Flip Feng Shui
Flip Feng Shui (FFS) is a new exploitation vector that allows an attacker virtual machine (VM) to flip a bit in a memory page of a victim VM that runs on the same host as the attacker VM. FFS relies on a hardware vulnerability for flipping a bit and a physical memory massaging primitive to land a victim page on vulnerable physical memory location.
While the requirements for FFS may seem unrealistic, our work shows that it is possible to implement FFS reliably today in the cloud using Rowhammer, a wide-spread DRAM glitch, and memory deduplication, a popular memory management feature that reduces physical memory footprint of VMs by merging memory pages with the same content.
For a simple and slightly humorous explanation of FFS, watch the following teaser video that we prepared for USENIX Security 2016 attendees:
Flip Feng Shui: The Mechanics
Our FFS attack runs in three phases:
- The attacker VM first profiles its memory to find memory cells vulnerable to Rowhammer. The data stored in these memory cells can change without writing to them by triggering Rowhammer.
- Once a suitable bit flip has been found (i.e., one at the right offset within a memory page), the attacker writes a memory page that she knows exists in the victim on the vulnerable memory location. Memory deduplication engine then merges the victim’s page with the attacker’s page like shown in the figure below.
- If the attacker VM’s physical memory is chosen to back both pages (refer to our USENIX paper to see how this can be done), the attacker can then trigger Rowhammer to modify the memory of the victim. As shown in the figure below, DRAM is organized in rows, and repeated activation of two rows (e.g., row i-1 and i+1) can trigger a flip in another row (e.g., row i).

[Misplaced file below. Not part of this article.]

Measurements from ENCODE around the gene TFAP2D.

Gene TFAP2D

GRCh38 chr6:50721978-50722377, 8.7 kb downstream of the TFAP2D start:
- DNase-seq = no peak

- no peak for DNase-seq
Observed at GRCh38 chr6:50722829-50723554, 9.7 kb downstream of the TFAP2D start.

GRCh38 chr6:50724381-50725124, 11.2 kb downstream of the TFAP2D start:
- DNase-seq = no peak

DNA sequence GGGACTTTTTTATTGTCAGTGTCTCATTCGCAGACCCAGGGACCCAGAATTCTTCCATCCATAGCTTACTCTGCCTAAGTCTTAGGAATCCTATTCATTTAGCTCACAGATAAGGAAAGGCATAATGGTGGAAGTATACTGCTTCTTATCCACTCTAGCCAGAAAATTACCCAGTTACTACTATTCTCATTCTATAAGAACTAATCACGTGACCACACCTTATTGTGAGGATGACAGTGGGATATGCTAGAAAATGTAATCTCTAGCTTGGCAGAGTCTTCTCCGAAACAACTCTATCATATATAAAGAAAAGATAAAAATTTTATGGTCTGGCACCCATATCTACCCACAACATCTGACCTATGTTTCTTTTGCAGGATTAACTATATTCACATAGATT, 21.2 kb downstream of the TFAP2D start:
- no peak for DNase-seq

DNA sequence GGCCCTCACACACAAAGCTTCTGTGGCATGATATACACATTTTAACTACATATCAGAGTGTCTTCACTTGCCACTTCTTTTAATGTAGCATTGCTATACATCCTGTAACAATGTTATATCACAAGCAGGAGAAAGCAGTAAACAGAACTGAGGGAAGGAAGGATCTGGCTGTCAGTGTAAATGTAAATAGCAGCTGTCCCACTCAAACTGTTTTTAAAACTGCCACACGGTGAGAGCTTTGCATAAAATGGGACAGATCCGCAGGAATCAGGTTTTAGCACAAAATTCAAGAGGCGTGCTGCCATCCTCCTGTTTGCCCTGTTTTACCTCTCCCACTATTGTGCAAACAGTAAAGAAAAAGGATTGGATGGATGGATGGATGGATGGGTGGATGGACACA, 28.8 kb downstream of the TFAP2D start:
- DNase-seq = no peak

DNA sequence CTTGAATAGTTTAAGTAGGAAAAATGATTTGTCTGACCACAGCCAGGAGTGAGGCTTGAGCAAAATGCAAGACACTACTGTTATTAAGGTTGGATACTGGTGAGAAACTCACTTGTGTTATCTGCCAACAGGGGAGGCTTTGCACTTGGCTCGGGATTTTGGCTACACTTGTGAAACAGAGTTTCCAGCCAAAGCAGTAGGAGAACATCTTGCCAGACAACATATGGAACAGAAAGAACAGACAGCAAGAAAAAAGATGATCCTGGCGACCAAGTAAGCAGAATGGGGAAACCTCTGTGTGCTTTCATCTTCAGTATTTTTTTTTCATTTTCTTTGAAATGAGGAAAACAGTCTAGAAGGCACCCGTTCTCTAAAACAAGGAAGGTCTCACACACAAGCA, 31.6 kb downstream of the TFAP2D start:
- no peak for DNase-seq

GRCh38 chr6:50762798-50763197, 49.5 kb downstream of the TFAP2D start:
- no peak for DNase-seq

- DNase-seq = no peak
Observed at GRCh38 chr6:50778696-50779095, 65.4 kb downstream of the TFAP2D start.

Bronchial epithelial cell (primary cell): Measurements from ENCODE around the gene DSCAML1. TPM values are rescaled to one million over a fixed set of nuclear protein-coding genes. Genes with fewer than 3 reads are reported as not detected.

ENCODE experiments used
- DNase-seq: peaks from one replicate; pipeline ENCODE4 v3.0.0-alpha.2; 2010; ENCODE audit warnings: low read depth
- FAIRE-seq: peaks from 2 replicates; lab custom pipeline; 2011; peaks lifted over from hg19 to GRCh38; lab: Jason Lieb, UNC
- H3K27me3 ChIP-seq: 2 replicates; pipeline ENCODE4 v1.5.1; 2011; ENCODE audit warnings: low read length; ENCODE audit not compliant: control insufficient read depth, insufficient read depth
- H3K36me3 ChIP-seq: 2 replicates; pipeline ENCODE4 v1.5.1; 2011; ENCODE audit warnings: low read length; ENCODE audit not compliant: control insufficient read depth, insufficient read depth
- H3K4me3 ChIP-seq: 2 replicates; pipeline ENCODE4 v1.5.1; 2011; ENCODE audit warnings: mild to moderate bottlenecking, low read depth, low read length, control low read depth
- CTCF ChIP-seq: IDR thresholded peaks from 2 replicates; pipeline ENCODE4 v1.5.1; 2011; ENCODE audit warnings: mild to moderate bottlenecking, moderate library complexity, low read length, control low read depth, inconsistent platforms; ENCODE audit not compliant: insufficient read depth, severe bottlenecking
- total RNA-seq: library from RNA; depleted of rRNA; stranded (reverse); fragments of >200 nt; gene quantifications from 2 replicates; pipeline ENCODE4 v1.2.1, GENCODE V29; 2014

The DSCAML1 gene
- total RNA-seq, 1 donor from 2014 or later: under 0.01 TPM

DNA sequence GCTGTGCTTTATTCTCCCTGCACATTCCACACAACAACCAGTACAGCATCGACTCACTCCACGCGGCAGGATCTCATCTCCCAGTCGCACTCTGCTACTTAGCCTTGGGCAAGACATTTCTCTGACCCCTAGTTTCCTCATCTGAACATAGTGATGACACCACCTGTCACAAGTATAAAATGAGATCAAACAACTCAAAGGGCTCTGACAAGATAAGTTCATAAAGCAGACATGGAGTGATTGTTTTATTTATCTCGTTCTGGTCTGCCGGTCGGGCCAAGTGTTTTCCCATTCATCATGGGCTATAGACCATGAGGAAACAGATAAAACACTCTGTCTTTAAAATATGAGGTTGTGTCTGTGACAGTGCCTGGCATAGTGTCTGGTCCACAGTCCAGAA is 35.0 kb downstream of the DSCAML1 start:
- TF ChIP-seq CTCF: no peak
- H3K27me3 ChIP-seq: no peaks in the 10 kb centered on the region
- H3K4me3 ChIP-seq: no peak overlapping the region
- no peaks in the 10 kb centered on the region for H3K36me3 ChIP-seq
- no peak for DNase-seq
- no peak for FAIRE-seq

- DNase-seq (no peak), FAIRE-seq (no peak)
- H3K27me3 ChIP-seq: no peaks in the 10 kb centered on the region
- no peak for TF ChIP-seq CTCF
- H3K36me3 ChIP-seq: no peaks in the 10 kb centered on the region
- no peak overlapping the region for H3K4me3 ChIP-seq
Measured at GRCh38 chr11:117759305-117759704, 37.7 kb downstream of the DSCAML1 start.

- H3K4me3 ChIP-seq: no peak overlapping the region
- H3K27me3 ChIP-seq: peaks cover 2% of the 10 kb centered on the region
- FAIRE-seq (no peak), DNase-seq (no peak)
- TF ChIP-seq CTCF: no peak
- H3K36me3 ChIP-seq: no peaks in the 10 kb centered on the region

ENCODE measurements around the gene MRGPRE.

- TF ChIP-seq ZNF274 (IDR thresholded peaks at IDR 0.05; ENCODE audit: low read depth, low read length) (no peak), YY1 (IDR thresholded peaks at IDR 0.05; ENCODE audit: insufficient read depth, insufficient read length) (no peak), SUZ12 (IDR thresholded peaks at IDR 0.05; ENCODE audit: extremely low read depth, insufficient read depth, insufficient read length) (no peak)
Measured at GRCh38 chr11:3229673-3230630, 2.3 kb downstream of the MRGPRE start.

Note that simply writing to the deduplicated page from the attacker triggers a copy-on-write event to preserve the correct memory isolation semantics, but with Rowhammer, since the bit flip happens directly on the DRAM, there will be no copy-on-write, compromising the VM’s memory isolation even under full memory virtualization provided by recent processors.
So what can an attacker do with FFS? We demonstrate two attacks: breaking OpenSSH’s public key authentication and fully compromising apt-get.
Our first attack flips a bit in the page cache of a victim VM storing the authorized_keys file of OpenSSH. authorized_keys files stores the (often) RSA public key. A user with the RSA private key associated with that public can then login to the SSH server.
The security of this scheme depends heavily on the fact that the private key cannot be easily derived from the (known) public key by factorization. We perform a FFS attack on the public key to flip one of its bits. A bit flipped public key becomes much easier to factorize. Once we have all the factors, we can generate a new private key corresponding to the bit flipped public key and SSH with an unmodified OpenSSH client.
Below is a demo on our local testbed showing a cross-VM SSH compromise with FFS:
In our apt-get attack, we chain two FFS attacks to trick apt to install a tampered software packaged from a malicious repository without any suspicious warning.
We first flip a bit in the page cache storing apt-get’s sources.list file to change one of its domain names, for example, we change ubuntu.com to ubunvu.com. At this point, the victim’s apt-get requests will redirect to our repository, but no malicious package can be installed since the packages should be signed to be trusted by apt. We now flip a bit in the page cache storing the trusted.gpg effectively corrupting one of the two Ubuntu Archive Signing Keys. We have pre-computed factors for a number of these corruptions (i.e., bit flips) and as soon as we find one, we can sign any package that we want for apt-get to install.